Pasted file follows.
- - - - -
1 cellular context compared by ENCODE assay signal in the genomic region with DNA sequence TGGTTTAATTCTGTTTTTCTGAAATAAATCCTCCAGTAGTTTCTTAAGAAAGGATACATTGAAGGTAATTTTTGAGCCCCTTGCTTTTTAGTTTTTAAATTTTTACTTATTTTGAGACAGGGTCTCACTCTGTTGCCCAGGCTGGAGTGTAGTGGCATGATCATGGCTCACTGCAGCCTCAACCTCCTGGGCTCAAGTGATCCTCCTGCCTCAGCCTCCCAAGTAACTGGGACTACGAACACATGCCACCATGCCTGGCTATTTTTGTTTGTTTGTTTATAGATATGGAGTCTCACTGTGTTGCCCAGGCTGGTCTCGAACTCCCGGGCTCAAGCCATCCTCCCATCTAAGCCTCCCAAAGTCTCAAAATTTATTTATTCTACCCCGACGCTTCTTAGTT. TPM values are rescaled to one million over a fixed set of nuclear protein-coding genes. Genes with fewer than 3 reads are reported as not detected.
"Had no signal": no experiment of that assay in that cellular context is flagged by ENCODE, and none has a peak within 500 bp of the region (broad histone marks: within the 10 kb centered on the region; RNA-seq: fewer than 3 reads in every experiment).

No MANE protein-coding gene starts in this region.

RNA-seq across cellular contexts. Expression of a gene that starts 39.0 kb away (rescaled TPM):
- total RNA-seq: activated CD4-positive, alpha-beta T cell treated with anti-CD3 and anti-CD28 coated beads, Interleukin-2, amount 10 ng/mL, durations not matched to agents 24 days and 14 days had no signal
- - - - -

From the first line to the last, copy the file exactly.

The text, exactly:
1 cellular context compared by ENCODE assay signal in the genomic region with DNA sequence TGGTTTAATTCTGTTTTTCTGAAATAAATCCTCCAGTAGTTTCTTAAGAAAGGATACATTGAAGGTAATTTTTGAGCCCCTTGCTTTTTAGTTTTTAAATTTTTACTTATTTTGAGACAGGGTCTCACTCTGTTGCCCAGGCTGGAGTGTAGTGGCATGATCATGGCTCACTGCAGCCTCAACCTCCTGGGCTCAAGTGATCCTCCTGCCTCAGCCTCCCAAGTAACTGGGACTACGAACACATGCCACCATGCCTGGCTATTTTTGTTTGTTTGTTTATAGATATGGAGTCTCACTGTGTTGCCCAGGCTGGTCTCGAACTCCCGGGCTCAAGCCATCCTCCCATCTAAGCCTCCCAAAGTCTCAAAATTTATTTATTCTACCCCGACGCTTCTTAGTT. TPM values are rescaled to one million over a fixed set of nuclear protein-coding genes. Genes with fewer than 3 reads are reported as not detected.
"Had no signal": no experiment of that assay in that cellular context is flagged by ENCODE, and none has a peak within 500 bp of the region (broad histone marks: within the 10 kb centered on the region; RNA-seq: fewer than 3 reads in every experiment).

No MANE protein-coding gene starts in this region.

RNA-seq across cellular contexts. Expression of a gene that starts 39.0 kb away (rescaled TPM):
- total RNA-seq: activated CD4-positive, alpha-beta T cell treated with anti-CD3 and anti-CD28 coated beads, Interleukin-2, amount 10 ng/mL, durations not matched to agents 24 days and 14 days had no signal